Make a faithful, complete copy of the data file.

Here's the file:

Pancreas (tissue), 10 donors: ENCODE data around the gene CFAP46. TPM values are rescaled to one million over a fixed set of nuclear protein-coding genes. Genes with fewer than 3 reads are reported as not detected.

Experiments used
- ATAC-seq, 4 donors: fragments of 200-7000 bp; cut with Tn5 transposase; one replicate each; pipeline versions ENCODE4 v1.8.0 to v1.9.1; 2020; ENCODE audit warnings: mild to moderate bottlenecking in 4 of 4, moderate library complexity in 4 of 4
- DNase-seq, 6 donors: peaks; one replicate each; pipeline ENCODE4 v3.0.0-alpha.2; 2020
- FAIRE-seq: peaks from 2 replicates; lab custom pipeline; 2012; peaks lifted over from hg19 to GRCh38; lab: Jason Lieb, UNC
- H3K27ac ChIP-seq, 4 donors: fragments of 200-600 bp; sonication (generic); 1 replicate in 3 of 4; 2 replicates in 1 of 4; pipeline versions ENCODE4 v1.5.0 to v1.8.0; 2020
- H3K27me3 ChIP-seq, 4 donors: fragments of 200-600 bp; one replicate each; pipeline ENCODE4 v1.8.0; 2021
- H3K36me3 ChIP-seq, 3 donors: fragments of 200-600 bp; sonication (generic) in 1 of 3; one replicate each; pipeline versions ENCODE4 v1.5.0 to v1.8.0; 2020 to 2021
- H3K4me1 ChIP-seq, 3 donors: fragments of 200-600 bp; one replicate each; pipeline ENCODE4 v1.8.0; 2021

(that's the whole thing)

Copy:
Pancreas (tissue), 10 donors: ENCODE data around the gene CFAP46. TPM values are rescaled to one million over a fixed set of nuclear protein-coding genes. Genes with fewer than 3 reads are reported as not detected.

Experiments used
- ATAC-seq, 4 donors: fragments of 200-7000 bp; cut with Tn5 transposase; one replicate each; pipeline versions ENCODE4 v1.8.0 to v1.9.1; 2020; ENCODE audit warnings: mild to moderate bottlenecking in 4 of 4, moderate library complexity in 4 of 4
- DNase-seq, 6 donors: peaks; one replicate each; pipeline ENCODE4 v3.0.0-alpha.2; 2020
- FAIRE-seq: peaks from 2 replicates; lab custom pipeline; 2012; peaks lifted over from hg19 to GRCh38; lab: Jason Lieb, UNC
- H3K27ac ChIP-seq, 4 donors: fragments of 200-600 bp; sonication (generic); 1 replicate in 3 of 4; 2 replicates in 1 of 4; pipeline versions ENCODE4 v1.5.0 to v1.8.0; 2020
- H3K27me3 ChIP-seq, 4 donors: fragments of 200-600 bp; one replicate each; pipeline ENCODE4 v1.8.0; 2021
- H3K36me3 ChIP-seq, 3 donors: fragments of 200-600 bp; sonication (generic) in 1 of 3; one replicate each; pipeline versions ENCODE4 v1.5.0 to v1.8.0; 2020 to 2021
- H3K4me1 ChIP-seq, 3 donors: fragments of 200-600 bp; one replicate each; pipeline ENCODE4 v1.8.0; 2021